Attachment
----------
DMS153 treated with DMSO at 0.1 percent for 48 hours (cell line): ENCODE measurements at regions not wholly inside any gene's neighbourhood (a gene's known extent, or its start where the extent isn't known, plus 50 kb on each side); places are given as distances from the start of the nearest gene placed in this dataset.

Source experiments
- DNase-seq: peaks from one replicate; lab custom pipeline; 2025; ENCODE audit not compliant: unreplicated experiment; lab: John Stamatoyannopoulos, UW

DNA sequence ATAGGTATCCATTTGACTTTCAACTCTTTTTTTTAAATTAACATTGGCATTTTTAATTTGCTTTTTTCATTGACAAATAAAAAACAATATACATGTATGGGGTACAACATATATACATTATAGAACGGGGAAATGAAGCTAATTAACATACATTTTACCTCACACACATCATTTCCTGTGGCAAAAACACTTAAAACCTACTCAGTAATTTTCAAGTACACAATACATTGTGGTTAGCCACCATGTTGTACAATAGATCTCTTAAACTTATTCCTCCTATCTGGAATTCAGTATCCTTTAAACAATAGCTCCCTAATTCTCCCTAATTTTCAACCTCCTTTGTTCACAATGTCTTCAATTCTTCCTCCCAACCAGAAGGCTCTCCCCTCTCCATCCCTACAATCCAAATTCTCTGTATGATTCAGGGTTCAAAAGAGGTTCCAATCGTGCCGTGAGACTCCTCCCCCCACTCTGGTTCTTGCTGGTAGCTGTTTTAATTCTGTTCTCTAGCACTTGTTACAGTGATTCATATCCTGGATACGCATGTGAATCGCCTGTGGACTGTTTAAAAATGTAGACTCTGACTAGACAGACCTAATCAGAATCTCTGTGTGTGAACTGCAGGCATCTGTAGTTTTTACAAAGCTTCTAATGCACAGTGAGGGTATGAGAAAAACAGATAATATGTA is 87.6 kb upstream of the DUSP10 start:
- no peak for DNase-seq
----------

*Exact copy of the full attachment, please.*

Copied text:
DMS153 treated with DMSO at 0.1 percent for 48 hours (cell line): ENCODE measurements at regions not wholly inside any gene's neighbourhood (a gene's known extent, or its start where the extent isn't known, plus 50 kb on each side); places are given as distances from the start of the nearest gene placed in this dataset.

Source experiments
- DNase-seq: peaks from one replicate; lab custom pipeline; 2025; ENCODE audit not compliant: unreplicated experiment; lab: John Stamatoyannopoulos, UW

DNA sequence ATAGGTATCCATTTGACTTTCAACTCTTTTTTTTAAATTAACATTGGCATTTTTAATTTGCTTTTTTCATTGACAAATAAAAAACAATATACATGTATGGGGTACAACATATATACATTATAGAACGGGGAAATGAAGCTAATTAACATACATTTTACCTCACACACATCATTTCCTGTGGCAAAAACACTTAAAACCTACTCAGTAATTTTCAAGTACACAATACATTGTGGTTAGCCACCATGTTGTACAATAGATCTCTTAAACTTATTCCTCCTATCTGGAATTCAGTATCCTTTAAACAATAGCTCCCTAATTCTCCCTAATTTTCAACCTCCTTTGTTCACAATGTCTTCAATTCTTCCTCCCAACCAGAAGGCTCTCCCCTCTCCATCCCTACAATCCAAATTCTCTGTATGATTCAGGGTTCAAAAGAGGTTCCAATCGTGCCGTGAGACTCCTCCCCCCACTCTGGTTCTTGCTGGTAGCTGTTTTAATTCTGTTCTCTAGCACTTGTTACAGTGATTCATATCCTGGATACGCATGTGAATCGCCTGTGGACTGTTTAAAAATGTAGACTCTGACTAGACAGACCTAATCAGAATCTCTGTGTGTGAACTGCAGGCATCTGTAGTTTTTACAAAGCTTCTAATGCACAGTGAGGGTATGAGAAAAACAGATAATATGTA is 87.6 kb upstream of the DUSP10 start:
- no peak for DNase-seq